Exactly. It's not like he was hacking into Sony websites and stealing credit card numbers. He was just tinkering with his own bought-and-paid-for equipment at home to make it more functional. A true hacker in the traditional and honorable sense rather than a criminal, as much as Sony tried to paint him as one.

Re:What crime? What misdeeds? (1)

Ceallach (24667) | more than 3 years ago | (#36610778)

This! So very much this!

Re:What crime? What misdeeds? (2)

bberens (965711) | more than 3 years ago | (#36611192)

He arguably violated the DMCA. Breaking unjust laws does not stop you from being called a criminal. Not having ever been convicted also does not make you any less of a criminal.

Re:What crime? What misdeeds? (1)

mr_mischief (456295) | more than 3 years ago | (#36611856)

What's criminal is defrauding people by taking away functionality they purchased.

Re:What crime? What misdeeds? (1)

CannonballHead (842625) | more than 3 years ago | (#36612946)

The words you are looking for are unethical, unjust, "not right." I think "criminal" would refer more to breaking laws, committing crimes: An action or omission that constitutes an offense that may be prosecuted by the state and is punishable by law. We use it hyperbolically or analogously when we really, really don't like something ("that's a crime!") but that doesn't make it technically correct...

Re:What crime? What misdeeds? (0)

Anonymous Coward | more than 3 years ago | (#36612124)

Sony perpetrated a bait and switch scam with regards to their Other OS feature of the PS3. They advertised it, some people bought it with the ability to use that feature, and then they removed it during firmware updates. That is also arguably illegal. But being a large corporation makes it difficult for anyone to take you to court and prove you're a criminal, and individual actors within the company are not personally liable for the acts they perform. Accountability is a joke with companies.

Re:What crime? What misdeeds? (0)

Raisey-raison (850922) | more than 3 years ago | (#36612544)

So then I guess the following people are all criminals and we certainly shouldn't respect them.

1. George Washington - committed treason. And it's still treason and criminal no matter how unjust the law.
2. Abraham Lincoln - he abrogated the constitution during the civil war.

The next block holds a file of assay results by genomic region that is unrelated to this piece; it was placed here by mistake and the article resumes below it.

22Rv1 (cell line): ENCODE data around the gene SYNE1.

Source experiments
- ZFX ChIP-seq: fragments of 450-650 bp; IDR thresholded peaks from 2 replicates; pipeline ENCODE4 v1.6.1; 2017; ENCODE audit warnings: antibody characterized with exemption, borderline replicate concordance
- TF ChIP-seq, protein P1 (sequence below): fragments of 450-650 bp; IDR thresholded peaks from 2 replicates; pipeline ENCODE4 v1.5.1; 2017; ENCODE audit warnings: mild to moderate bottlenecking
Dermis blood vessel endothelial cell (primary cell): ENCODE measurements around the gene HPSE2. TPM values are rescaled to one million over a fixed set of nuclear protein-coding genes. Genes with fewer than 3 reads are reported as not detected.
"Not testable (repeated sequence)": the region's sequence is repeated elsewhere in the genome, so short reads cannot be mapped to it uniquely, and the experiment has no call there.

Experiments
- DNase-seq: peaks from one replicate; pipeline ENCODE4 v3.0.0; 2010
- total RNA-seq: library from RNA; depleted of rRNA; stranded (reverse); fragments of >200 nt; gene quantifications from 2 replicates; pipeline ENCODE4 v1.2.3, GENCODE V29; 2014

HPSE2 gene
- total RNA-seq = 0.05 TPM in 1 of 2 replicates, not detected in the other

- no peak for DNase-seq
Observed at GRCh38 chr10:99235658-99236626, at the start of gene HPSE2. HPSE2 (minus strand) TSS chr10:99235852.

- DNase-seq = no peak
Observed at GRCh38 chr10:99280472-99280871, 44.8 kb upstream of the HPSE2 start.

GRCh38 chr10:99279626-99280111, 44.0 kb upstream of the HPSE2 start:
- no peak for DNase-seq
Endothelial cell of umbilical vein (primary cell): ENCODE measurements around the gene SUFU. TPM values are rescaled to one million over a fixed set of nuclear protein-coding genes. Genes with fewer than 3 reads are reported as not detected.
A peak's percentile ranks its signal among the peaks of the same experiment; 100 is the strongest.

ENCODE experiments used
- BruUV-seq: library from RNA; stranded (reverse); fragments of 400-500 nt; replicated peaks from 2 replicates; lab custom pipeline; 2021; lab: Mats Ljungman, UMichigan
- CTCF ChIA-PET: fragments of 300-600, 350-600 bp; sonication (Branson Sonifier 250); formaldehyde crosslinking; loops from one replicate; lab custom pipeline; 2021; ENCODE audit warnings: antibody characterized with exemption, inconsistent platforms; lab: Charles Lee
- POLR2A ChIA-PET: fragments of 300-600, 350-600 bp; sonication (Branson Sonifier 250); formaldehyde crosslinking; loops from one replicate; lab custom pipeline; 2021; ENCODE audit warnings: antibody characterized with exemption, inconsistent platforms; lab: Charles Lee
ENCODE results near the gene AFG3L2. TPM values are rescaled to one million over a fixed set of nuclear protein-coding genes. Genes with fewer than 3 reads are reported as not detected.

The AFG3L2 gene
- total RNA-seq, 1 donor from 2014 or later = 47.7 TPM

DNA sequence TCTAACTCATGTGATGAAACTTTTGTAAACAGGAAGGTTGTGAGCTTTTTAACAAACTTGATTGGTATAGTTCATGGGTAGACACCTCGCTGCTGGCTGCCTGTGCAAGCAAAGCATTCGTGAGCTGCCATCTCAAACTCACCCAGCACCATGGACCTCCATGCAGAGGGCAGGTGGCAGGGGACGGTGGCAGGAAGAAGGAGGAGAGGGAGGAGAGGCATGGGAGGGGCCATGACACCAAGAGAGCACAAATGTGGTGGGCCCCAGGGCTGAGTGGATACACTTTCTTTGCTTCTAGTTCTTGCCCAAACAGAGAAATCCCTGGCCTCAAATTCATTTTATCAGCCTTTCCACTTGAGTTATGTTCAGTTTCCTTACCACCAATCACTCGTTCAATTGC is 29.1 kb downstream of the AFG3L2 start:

3. Any black slaves that ran away - they should have just 'stayed' I guess.
4. Alic Paul - and those other suffragists. Cause they should have asked more meekly for freedom and equality.
5. Rosa Parks - she was such a criminal sitting at the front of the bus. I guess all those in the civil rights movement should have been more meek. Cause we know that would have worked.

[Hint: There is a reason to obey the law. And is does not always apply. There would be no modern civilization if no-one had broken the law, no industrial revolution and no Slashdot to post on. I think sometimes that the reasoning part of the cerebral cortex is switched off in some people when they blindly go on about always obeying the law. If the law is enough of an ass, it is the obeying of it that is repulsive and the word criminal in that context is meaningless.]

[Hint 2: Read the declaration of independence:
When in the Course of human events, it becomes necessary for one people to dissolve the political bands which have connected them with another...requires that they should declare the causes which impel them to the separation.
Our Founding fathers stated that when you decide to 'break the law' then it's necessary to explain why and explain that it is justified. If you don't accept this you really cannot be an American - you might as well go back to Britain.]

Re:What crime? What misdeeds? (1)

metacell (523607) | more than 3 years ago | (#36613246)

Well, the grandparent may just have wished to point out that Geohot was technically breaking the law, even if it was justified.

I highly doubt Geohot did even that, though. I haven't seen any evidence of it.

Re:What crime? What misdeeds? (1)

bberens (965711) | more than 3 years ago | (#36613284)

...and we certainly shouldn't respect them.

Don't put words into my mouth. I have no problem with what GeoHot or whatever his name is did. I thought that was made clear by me referring to the law in question as unjust. Don't let that stop you from flaming on though.

Re:What crime? What misdeeds? (2)

metacell (523607) | more than 3 years ago | (#36612588)

It's higly doubtful he broke any of the criminal provisions of the DMCA. Sony only sued him; they didn't file any criminal charges.

Re:What crime? What misdeeds? (0)

Anonymous Coward | more than 3 years ago | (#36612824)

Oh, come now jjo. Geohot was a terrozin little terrorizor now wasn't he, a terrorist

Hotz isn't just some script kiddie (3, Insightful)

elrous0 (869638) | more than 3 years ago | (#36610564)